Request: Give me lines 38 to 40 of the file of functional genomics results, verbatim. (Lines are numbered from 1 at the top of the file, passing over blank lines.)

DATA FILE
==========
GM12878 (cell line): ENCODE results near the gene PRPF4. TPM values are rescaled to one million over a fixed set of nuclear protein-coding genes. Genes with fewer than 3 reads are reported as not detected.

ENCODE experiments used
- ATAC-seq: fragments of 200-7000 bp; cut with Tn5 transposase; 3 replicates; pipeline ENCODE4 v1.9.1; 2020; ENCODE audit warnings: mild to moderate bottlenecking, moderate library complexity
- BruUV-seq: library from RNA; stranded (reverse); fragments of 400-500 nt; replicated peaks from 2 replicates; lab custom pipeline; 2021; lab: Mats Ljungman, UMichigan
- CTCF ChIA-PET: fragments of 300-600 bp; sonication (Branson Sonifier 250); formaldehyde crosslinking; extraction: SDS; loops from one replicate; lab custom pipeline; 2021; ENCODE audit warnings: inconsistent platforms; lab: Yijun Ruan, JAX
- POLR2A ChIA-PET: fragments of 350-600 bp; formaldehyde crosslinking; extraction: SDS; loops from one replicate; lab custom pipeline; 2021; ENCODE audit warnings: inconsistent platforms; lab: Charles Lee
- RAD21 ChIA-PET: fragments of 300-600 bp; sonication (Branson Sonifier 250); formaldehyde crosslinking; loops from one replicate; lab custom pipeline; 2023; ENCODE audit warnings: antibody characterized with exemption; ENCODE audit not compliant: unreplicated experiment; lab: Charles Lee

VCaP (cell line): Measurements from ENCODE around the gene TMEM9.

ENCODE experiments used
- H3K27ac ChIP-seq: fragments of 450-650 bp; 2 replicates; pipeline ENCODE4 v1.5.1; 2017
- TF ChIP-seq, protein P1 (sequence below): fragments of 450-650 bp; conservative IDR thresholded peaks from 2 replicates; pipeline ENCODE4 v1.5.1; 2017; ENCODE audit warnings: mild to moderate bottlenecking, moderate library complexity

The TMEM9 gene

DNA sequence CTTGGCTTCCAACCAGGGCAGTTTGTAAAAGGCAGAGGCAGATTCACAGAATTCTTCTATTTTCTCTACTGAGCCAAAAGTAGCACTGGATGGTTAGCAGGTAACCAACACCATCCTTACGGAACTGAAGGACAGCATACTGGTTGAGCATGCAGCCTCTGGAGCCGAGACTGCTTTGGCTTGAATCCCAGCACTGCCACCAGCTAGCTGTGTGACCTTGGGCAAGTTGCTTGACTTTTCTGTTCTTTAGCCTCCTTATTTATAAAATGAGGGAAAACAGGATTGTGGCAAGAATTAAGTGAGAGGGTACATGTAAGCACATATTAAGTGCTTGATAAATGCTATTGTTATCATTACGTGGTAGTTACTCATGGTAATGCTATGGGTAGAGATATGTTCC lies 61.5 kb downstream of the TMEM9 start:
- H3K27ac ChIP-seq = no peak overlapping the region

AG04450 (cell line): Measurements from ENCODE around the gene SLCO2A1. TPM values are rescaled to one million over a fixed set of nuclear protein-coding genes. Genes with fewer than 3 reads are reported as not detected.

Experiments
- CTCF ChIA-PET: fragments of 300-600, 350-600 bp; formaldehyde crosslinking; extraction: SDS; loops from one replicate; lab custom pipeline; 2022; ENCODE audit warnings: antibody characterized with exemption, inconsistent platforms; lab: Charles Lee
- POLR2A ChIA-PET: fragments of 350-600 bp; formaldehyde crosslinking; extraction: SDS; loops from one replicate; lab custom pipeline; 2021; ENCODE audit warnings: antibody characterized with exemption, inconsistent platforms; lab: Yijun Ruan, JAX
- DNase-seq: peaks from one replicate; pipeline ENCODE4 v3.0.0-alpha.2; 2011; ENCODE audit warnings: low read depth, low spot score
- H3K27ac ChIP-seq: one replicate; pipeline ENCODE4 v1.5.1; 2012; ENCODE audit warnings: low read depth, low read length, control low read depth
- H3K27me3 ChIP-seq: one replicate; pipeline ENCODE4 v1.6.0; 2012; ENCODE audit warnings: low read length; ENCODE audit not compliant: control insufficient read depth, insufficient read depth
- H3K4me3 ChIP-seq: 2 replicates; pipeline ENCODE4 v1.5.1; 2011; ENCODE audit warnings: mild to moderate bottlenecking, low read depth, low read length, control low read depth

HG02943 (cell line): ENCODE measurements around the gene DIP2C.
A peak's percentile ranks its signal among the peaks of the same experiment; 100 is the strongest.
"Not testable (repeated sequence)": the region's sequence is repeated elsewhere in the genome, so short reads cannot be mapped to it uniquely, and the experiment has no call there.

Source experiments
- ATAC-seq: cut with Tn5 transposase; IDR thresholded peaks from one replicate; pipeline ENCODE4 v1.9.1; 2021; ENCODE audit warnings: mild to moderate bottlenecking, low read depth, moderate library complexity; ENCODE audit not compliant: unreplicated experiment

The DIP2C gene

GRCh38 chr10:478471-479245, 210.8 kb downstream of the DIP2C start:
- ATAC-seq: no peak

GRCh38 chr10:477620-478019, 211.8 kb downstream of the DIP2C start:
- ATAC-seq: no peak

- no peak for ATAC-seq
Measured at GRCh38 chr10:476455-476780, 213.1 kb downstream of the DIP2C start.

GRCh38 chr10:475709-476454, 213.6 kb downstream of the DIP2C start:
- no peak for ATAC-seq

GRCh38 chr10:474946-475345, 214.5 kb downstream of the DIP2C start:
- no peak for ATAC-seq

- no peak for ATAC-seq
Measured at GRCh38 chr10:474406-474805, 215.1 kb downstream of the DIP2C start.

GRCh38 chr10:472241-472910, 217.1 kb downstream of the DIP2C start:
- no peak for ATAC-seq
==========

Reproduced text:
- no peak for ATAC-seq

- no peak for ATAC-seq
Measured at GRCh38 chr10:474406-474805, 215.1 kb downstream of the DIP2C start.